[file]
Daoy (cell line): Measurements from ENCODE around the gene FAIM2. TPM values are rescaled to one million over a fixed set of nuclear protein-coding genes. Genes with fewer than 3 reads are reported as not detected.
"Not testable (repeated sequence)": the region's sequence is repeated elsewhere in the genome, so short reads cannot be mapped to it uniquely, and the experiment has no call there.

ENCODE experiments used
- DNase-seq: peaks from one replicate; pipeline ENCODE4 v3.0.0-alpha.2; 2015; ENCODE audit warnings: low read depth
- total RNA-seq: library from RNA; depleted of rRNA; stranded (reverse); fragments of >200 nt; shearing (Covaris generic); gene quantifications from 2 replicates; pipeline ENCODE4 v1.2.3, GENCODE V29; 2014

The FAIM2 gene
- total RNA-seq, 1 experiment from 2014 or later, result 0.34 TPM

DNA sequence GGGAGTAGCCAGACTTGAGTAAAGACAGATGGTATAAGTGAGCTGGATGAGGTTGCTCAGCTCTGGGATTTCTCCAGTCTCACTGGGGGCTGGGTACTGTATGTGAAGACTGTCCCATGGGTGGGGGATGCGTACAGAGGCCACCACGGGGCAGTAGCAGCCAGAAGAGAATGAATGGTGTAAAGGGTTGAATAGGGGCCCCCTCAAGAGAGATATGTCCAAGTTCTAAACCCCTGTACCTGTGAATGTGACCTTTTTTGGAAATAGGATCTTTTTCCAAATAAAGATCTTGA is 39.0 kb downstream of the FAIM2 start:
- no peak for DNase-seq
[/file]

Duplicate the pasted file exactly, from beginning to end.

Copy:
Daoy (cell line): Measurements from ENCODE around the gene FAIM2. TPM values are rescaled to one million over a fixed set of nuclear protein-coding genes. Genes with fewer than 3 reads are reported as not detected.
"Not testable (repeated sequence)": the region's sequence is repeated elsewhere in the genome, so short reads cannot be mapped to it uniquely, and the experiment has no call there.

ENCODE experiments used
- DNase-seq: peaks from one replicate; pipeline ENCODE4 v3.0.0-alpha.2; 2015; ENCODE audit warnings: low read depth
- total RNA-seq: library from RNA; depleted of rRNA; stranded (reverse); fragments of >200 nt; shearing (Covaris generic); gene quantifications from 2 replicates; pipeline ENCODE4 v1.2.3, GENCODE V29; 2014

The FAIM2 gene
- total RNA-seq, 1 experiment from 2014 or later, result 0.34 TPM

DNA sequence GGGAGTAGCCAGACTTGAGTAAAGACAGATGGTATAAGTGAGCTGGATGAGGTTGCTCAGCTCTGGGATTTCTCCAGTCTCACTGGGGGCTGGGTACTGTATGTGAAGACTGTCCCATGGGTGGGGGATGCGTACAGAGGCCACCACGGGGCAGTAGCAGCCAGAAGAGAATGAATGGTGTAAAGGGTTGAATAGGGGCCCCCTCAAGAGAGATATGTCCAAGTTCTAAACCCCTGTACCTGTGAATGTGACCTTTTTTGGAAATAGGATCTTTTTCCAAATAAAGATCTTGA is 39.0 kb downstream of the FAIM2 start:
- no peak for DNase-seq